How does it vary from scalp hair transplant? It is important to first review the anatomy of beard and the difference between the characteristics of scalp and beard hair.

Beard and moustache hairs consist mainly of single-hair follicular units. Under the influence of androgen hormones, beard growth starts during puberty, and increases in density until the mid thirties. This contrasts with scalp hair where the increased action of androgen hormones cause miniaturization of hair follicles and eventual loss of hair.

We divide the face into a side view and frontal view for the purpose of beard transplantation. The side view includes the side-burns, the cheek beard, the jaw line beard and the beard below the jaw line. Out of these four areas, the cheek beard is cosmetically the most important. In the frontal view, the fore beard, comprised of the moustache and goatee is the most prominent feature and higher densities of hair are present in this area. The hair below the chin and jaw line that extends onto the neck is also considered to be part of the beard.

The density of beard hair is less compared to the scalp. The maximum density is over the chin and mid portion of the moustache. The caliber (thickness of the hair shaft) of beard hair is larger compared to the scalp. Beard hair shafts are also more elliptical (flatter) in cross section compared to scalp hair which is more oval or circular in cross section views. This is why beard hair tends to be more curly than scalp hair.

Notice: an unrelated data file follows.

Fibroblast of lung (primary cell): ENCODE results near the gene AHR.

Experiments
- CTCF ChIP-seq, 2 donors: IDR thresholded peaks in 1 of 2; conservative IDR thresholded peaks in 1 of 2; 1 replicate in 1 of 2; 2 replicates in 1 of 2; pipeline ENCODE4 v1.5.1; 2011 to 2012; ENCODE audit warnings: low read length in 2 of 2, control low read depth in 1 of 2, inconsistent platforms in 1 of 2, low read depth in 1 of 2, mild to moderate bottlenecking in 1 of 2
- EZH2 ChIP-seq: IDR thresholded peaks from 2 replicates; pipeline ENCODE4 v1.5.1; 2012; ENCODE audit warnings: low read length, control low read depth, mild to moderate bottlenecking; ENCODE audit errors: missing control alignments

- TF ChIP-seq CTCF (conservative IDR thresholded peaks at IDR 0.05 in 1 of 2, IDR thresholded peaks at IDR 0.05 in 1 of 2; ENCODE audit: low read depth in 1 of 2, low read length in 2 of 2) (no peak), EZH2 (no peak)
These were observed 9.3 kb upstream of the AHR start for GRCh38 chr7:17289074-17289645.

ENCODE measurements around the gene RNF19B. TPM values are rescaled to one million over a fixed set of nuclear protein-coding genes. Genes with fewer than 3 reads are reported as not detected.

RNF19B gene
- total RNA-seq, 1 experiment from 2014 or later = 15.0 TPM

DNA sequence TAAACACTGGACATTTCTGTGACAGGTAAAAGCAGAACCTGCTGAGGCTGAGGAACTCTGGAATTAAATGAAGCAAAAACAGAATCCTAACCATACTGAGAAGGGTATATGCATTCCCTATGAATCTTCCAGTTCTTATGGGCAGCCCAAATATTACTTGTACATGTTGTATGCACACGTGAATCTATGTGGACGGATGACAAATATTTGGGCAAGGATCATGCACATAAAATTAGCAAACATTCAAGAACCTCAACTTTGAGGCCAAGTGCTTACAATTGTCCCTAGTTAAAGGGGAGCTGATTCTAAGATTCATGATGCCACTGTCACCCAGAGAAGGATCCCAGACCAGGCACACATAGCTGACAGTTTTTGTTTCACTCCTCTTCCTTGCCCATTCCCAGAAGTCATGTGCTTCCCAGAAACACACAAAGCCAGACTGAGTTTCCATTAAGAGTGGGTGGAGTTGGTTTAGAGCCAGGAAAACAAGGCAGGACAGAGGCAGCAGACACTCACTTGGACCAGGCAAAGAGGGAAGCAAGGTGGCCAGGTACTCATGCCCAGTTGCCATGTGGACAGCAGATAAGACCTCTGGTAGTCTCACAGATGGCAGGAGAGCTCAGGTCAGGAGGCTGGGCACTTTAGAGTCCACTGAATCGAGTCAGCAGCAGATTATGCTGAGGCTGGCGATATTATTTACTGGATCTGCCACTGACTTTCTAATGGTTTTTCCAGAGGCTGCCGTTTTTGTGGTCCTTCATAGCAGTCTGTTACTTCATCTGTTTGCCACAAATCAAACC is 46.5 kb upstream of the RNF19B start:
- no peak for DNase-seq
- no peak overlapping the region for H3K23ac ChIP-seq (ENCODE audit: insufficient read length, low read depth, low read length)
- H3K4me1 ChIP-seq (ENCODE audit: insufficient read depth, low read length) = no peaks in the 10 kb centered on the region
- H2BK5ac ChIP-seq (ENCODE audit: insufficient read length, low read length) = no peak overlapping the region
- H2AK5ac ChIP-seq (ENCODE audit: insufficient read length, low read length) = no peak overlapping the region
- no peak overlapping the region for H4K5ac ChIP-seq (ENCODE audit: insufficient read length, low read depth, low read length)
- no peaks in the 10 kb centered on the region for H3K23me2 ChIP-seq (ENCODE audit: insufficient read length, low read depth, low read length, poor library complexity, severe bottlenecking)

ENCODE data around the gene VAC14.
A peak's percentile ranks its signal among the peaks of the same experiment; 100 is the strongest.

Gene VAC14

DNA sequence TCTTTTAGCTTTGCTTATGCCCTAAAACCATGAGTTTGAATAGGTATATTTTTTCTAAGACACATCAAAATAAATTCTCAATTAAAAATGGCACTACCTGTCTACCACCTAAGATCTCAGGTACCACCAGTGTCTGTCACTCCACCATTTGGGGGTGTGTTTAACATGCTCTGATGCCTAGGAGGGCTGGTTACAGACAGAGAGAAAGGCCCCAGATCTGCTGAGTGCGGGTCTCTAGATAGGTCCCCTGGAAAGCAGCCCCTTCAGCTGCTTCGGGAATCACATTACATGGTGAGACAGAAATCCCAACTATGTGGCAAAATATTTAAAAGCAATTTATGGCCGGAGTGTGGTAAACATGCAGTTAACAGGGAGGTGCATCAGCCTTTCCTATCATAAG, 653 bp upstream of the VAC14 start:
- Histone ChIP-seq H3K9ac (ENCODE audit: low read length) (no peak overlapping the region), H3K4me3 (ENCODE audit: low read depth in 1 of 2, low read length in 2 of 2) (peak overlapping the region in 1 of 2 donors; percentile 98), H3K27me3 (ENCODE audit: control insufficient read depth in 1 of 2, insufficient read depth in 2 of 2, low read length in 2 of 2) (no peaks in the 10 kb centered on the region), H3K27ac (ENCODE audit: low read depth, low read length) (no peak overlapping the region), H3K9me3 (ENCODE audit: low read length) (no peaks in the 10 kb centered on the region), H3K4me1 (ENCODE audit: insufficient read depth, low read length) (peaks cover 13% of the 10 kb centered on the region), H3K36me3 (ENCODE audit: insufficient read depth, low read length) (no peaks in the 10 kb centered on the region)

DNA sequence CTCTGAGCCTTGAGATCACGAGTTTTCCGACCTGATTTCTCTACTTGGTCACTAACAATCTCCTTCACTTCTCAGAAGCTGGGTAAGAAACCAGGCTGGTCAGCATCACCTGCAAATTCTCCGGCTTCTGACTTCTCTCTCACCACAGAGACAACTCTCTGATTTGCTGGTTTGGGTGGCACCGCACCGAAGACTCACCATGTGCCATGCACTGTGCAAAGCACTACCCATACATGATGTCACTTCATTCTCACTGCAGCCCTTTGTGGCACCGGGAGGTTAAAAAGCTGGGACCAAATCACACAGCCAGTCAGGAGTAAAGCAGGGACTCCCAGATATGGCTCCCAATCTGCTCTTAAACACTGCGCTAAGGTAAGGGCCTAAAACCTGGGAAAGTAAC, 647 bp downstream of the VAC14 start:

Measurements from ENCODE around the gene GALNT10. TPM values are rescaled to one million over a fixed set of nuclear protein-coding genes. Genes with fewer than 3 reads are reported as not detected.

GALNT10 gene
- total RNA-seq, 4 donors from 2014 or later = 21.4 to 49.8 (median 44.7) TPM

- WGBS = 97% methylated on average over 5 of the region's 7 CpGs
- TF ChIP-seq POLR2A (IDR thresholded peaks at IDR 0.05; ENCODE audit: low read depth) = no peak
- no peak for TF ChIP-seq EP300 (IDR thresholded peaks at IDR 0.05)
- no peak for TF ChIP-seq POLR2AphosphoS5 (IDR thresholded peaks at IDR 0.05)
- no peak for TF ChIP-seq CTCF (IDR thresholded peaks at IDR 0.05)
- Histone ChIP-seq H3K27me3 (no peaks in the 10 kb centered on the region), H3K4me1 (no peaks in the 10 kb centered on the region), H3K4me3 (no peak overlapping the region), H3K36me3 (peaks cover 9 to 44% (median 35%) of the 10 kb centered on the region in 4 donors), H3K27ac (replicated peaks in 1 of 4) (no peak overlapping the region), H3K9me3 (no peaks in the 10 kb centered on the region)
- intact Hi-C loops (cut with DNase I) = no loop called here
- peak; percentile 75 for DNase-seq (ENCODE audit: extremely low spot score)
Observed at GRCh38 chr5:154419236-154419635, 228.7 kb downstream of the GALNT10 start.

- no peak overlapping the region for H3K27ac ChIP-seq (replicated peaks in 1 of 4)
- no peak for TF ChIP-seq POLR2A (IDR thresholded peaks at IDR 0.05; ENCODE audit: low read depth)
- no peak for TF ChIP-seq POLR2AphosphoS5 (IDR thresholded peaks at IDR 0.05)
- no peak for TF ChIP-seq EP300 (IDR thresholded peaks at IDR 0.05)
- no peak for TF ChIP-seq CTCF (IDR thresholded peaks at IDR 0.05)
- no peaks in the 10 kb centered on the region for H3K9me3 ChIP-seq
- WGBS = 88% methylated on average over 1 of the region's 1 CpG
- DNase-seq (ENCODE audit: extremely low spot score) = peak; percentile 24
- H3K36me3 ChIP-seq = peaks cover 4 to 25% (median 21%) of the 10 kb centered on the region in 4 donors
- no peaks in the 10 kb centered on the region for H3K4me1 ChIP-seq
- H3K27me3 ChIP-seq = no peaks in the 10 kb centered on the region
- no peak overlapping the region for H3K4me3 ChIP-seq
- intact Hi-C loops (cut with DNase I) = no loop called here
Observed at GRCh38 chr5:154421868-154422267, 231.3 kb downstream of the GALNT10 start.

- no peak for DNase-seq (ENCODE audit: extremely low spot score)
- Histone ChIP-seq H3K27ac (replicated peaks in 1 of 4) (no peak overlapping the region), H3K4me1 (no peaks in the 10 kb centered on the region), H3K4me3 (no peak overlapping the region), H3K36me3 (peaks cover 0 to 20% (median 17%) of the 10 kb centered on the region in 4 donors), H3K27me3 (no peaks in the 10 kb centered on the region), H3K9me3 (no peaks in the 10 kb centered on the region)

For beard transplants, grafts are removed from the Donor Area in the same way as in a routine FUE (follicle unit extraction). The main difference is in the distribution of the grafts and the recipient site creation. We can use both FUT strip harvesting and / or FUE harvesting methods for getting grafts to transplant into the beard area. One advantage of FUT strip harvesting is that the harvested hair shafts can be left longer in length which allows us to pre-determine the curvature of the hair and ensures that placement in the recipient sites allows for the hair shaft to curve towards the skin, giving a more natural appearance. This is even more important when transplanting eyebrows compared to beard transplants, but the basic principle for both recipient areas are very shallow recipient sites and implanting grafts with hair shafts curving towards the skin.

With beard transplants the frontal view is cosmetically more important than the side views and requires more density compared to the sides views.

During implantation, 1-hair grafts are placed over the superior outline, similar to transplanting a scalp hairline. Then combinations of 1-hair and 2-hair grafts are used in the other areas. Implantation compared to scalp hair takes longer because the beard area provides less stability (loose tissue relative to the scalp) and great care is taken to avoid injury to the Facial Nerve distribution below the skin.

We make use of nerve blocks to provide complete anaesthesia of the recipient area. After the nerve blocks, field anaesthesia is given.

During the post-operative phase, some drooling may occur on the first day after surgery as a consequence of the local anaesthesia. Superficial ecchymosis (blood stains or blotches in the superficial skin layers) secondary to tumescence (fluid injected into and just below the skin in order to lift the skin from the vascular plane and nerves in order to minimize injury prior to making incisions, however these blotches disappear over 3 to 5 days post surgery.

Sources:
– ISHRS 2013 Practice Census Results
– Vogt, A., K.J. McElwee, and U. Blume-Peytavi. Biology of the hair follicle.
– Kapil Dua; Aman Dua; Renu Kothottil – Article on Facial Hair Transplantation in Hair Transplant Forum International, Volume 25, number 4, July/August 2015
– Dr. A Nel hair restoration practice experience

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